Adrenal Glands

Monday, April 5, 2010

The adrenal glands are orange-colored endocrine glands which are situated on top of the kidneys. They are triangle-shaped, measuring about one-half inch in height and 3 inches in length.

The adrenal gland is composed of two parts: 1) the cortex, which secretes steroid hormones such as cortisol, aldosterone, and testosterone; 2) the medulla, which is the inner part that produces epinephrine and norepinephrine, which are commonly called adrenaline and noradrenaline respectively. When the glands produce more or less hormones than your body needs, you can become sick.

The cortex of the adrenal gland is devoted to the synthesis of corticosteroid hormones from cholesterol. Some cells belong to the hypothalamic-pituitary-adrenal axis and are the source of cortisol and corticosterone synthesis. Under normal unstressed conditions, the human adrenal glands produce the equivalent of 35 to 40 mg of cortisone acetate per day. Other cortical cells produce androgens such as testosterone, while some regulate water and electrolyte concentrations by secreting aldosterone. In contrast to the direct innervation of the medulla, the cortex is regulated by neuroendocrine hormones secreted by the pituitary gland and hypothalamus, as well as by the renin-angiotensin system.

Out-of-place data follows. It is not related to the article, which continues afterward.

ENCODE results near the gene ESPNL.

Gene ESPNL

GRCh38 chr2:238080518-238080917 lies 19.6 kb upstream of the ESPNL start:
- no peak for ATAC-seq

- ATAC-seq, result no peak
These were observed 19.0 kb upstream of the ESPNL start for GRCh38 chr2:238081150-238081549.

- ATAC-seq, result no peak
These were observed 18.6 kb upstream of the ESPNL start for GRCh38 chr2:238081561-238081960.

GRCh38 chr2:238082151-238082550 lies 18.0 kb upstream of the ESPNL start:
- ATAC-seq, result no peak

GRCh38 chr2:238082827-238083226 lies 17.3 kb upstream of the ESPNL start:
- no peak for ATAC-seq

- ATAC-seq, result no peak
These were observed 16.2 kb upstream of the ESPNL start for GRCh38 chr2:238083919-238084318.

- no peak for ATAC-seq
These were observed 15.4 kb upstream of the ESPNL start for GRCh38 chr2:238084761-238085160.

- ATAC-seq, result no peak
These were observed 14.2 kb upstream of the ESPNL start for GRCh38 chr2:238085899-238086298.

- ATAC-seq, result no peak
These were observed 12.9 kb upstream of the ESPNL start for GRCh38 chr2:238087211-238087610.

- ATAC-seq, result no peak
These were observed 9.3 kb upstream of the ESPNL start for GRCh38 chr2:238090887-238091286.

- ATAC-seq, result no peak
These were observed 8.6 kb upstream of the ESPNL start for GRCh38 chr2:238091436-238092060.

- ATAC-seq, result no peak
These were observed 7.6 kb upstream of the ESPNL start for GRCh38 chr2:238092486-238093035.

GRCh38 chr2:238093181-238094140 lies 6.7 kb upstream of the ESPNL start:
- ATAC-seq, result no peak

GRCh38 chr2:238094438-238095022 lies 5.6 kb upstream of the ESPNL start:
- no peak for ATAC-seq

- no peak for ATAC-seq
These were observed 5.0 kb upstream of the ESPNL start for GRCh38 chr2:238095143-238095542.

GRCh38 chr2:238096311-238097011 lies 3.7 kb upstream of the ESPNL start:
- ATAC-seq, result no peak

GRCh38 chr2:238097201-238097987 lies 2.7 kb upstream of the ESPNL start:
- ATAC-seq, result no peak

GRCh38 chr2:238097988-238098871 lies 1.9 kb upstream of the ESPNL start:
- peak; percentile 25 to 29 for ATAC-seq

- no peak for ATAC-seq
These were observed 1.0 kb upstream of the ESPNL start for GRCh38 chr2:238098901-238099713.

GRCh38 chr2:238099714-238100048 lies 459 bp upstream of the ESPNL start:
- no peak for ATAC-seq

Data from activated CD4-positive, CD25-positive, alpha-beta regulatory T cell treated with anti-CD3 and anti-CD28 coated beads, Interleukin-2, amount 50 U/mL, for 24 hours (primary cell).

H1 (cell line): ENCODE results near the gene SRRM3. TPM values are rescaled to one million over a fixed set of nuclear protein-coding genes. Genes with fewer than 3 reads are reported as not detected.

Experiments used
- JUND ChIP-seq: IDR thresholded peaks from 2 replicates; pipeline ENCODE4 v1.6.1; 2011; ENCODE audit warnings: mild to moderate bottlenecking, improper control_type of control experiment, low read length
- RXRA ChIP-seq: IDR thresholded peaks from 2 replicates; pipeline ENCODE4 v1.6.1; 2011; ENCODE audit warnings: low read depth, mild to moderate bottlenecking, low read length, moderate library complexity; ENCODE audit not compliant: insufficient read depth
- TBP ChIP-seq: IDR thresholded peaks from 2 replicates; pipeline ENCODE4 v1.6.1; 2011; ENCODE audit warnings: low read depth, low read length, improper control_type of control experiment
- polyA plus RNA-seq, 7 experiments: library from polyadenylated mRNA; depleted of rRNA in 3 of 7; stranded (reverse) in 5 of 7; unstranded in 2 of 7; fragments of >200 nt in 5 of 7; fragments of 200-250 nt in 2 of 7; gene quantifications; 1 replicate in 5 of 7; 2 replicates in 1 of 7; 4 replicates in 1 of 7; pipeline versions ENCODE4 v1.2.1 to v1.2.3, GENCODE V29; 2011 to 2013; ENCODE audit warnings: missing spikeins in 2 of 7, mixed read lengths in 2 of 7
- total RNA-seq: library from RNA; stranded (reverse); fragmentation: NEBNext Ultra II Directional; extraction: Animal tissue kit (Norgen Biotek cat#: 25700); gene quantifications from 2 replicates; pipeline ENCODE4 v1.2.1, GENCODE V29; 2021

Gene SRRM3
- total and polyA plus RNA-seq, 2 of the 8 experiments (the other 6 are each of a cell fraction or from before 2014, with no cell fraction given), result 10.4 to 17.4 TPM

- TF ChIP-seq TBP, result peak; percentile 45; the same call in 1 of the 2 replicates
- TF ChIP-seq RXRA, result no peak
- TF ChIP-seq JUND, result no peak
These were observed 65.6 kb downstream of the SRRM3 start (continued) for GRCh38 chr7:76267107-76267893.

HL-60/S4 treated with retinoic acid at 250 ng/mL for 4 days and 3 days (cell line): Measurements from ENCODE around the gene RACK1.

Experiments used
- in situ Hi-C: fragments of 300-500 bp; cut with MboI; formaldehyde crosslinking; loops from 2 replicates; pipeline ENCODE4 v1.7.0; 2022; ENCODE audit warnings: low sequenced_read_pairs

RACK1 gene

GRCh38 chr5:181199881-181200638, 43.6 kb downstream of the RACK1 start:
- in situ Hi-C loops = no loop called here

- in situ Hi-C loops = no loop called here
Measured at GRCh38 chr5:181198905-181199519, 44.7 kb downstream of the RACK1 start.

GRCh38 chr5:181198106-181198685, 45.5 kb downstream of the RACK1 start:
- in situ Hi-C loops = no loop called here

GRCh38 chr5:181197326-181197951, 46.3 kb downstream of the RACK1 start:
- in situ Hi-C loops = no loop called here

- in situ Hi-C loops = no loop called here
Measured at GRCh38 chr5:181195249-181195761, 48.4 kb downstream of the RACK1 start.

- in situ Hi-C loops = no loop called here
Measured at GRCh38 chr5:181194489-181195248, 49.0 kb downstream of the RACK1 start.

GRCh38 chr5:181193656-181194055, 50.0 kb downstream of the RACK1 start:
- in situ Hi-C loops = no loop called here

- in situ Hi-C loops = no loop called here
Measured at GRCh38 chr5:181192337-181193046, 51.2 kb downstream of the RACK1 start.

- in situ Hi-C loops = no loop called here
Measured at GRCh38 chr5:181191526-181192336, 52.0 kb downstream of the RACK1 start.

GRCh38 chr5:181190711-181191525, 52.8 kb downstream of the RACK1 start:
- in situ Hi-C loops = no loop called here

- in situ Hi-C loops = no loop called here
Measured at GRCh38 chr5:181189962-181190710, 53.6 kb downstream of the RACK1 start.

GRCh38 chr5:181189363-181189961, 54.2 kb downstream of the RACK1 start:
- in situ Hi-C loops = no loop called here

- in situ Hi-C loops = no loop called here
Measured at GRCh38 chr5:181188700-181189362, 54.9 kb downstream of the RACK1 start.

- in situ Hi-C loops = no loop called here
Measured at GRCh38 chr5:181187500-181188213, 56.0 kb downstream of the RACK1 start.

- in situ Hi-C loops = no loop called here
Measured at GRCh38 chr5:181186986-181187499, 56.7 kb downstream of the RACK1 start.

Adrenal Glands Animation